Retail sales fall unexpectedly in March

WASHINGTON - Retail sales fell unexpectedly in March, delivering a setback to hopes that the economy’s steep slide could be bottoming out.



By (AP)

Published: Tue 14 Apr 2009, 7:35 PM

Last updated: Thu 2 Apr 2015, 3:35 AM

The Commerce Department said Tuesday that retail sales dipped 1.1 percent in March. It was the biggest decline in three months and a much weaker showing than the 0.3 percent increase that analysts expected.

A big drop in auto sales led the overall slump in demand. Sales also plunged at clothing stores, appliance outlets and furniture stores.

Meanwhile, the Labor Department reported that wholesale prices fell 1.2 percent in March as the cost of gasoline, other energy products and food fell sharply.

Gas prices fell 13.1 percent, the steepest drop since December, while food costs dipped 0.7 percent.

Excluding volatile food and energy prices, the Producer Price Index was unchanged, below analysts’ forecasts of a 0.1 percent rise.

Seasonal adjustments could partly explain the unexpectedly weak showing for retail sales. The March 2008 performance had been boosted by an early Easter, while the holiday did not occur this year until April, delaying some shopping.

The overall economy, as measured by the gross domestic product, contracted at an annual rate of 6.3 percent in the final quarter of last year, the biggest slide in a quarter-century. It was led by the largest drop in consumer spending in 28 years.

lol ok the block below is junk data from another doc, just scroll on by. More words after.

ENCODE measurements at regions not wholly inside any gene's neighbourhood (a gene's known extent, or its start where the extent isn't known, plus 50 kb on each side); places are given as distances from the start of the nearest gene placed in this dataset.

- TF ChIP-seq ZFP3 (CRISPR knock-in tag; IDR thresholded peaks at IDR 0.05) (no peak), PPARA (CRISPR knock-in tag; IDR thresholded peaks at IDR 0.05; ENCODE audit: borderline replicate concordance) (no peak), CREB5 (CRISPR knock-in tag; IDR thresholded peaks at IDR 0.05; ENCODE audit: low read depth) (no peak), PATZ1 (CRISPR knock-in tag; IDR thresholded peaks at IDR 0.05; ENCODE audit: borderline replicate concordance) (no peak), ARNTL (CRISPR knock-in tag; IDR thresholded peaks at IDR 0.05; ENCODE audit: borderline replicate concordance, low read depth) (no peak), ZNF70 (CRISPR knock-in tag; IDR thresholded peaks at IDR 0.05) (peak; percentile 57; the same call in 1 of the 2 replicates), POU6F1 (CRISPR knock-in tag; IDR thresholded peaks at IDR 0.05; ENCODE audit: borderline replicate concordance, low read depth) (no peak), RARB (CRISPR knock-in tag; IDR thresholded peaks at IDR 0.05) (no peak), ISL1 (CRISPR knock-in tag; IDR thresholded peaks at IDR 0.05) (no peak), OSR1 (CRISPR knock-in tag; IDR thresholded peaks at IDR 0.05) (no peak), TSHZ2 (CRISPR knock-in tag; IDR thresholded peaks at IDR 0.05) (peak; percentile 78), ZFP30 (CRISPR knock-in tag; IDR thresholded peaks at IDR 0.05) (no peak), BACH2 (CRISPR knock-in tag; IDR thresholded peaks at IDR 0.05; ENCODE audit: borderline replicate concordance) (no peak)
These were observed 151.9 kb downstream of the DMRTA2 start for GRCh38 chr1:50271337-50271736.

Consumer spending is closely watched because it accounts for about 70 percent of total economic activity.

The 1.1 percent drop in retail sales last month followed a revised 0.3 percent increase in February, originally reported as a 0.1 percent fall. Retail sales rose 1.9 percent in January, which followed six straight months of declines.

For March, auto sales fell 2.3 percent, following a 3 percent drop in February. Auto sales in March were 23.5 percent below year-ago levels as automakers struggle through their deepest downturn in decades.

Excluding autos, retail sales fell 0.9 percent after a 1 percent rise in February. That also was worse than analysts’ forecasts of a flat reading for last month.

Many retailers reported same-store sales declines for March, but some boosted at least the low end of their quarterly guidance including TJX Cos., American Eagle Outfitters Inc., Hot Topic Inc., Aeropostale Inc. and J.C. Penney Co.

Wal-Mart said same-store sales excluding fuel rose 1.4 percent in March, failing to meet analysts’ expectations. The world’s largest retailer blamed the timing of Easter for the miss and said it still expected first-quarter results would be at the high end of its guidance.

The current recession began in December 2007 and is expected to become the longest downturn in the post World War II period. While many economists believe it could end by this fall, they expect unemployment will keep rising until this time next year, possibly as high as 10 percent.


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